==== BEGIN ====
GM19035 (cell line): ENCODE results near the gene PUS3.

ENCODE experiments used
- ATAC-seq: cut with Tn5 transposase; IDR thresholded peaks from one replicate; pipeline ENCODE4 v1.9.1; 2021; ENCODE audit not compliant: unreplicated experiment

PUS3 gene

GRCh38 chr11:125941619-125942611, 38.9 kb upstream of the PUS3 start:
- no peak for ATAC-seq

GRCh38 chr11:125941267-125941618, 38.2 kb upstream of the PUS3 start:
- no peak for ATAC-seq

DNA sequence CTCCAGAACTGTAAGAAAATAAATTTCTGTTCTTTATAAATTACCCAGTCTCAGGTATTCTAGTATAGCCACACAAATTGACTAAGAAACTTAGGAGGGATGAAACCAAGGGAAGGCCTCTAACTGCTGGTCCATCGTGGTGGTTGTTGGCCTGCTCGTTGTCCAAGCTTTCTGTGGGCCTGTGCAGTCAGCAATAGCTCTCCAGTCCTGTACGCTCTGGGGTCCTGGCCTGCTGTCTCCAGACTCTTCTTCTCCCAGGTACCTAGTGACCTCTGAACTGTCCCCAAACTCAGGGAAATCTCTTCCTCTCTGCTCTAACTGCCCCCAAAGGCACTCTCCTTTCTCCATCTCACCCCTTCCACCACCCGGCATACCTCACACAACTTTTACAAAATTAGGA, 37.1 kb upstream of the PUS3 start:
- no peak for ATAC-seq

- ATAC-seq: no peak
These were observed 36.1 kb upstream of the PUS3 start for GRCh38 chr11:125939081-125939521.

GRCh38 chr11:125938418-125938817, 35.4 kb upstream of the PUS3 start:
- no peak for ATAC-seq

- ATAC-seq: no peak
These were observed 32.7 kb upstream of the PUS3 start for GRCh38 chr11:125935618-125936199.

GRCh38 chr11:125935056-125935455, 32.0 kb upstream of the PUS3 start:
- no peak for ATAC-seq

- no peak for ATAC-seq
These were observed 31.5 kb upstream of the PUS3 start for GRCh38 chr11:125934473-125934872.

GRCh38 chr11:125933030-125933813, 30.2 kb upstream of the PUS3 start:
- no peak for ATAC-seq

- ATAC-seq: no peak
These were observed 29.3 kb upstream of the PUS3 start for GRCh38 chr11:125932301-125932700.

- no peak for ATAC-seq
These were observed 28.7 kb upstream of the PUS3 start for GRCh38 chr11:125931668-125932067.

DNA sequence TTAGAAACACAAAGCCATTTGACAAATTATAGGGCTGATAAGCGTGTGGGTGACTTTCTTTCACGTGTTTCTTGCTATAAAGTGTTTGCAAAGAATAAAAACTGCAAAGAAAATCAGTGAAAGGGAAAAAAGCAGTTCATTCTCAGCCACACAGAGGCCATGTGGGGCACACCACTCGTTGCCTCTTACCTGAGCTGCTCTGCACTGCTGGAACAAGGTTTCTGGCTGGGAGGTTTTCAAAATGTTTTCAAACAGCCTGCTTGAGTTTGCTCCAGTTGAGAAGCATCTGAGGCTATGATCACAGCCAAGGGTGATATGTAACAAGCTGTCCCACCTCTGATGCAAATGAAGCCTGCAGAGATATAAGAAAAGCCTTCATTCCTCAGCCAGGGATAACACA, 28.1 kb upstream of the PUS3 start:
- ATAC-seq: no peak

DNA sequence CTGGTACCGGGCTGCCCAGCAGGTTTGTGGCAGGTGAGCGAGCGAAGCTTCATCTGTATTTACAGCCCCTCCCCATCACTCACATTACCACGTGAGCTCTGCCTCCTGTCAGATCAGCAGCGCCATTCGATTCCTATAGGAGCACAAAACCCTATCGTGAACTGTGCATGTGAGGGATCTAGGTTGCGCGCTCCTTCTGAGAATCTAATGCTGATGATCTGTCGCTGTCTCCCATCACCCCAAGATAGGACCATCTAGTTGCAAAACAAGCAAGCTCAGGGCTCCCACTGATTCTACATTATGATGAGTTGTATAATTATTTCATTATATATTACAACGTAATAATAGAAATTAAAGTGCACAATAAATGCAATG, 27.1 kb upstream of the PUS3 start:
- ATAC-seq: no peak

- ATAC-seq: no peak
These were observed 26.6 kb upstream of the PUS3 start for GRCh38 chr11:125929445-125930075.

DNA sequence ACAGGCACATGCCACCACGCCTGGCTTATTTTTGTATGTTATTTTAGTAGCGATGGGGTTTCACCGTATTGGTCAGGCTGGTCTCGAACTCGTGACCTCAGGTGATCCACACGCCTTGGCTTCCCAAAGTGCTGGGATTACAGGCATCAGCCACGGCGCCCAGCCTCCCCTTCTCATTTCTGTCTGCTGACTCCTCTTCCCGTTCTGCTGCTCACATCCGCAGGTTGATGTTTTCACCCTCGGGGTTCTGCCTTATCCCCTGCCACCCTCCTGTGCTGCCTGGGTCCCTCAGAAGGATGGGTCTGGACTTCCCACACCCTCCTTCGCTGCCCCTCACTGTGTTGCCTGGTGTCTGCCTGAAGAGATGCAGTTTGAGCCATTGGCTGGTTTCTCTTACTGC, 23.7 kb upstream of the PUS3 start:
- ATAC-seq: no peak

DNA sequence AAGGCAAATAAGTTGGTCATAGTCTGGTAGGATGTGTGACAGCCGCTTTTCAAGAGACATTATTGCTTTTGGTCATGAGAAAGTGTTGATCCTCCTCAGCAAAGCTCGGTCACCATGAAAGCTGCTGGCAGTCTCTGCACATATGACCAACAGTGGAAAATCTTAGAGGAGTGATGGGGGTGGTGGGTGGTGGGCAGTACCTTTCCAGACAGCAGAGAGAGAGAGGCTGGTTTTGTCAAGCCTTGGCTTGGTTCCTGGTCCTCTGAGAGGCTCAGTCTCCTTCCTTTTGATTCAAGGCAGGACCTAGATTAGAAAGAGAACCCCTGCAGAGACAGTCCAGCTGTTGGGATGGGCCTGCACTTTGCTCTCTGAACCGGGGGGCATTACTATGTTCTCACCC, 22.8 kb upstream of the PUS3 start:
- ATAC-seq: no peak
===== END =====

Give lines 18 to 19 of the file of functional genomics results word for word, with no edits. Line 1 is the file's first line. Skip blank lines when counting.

- no peak for ATAC-seq

- no peak for ATAC-seq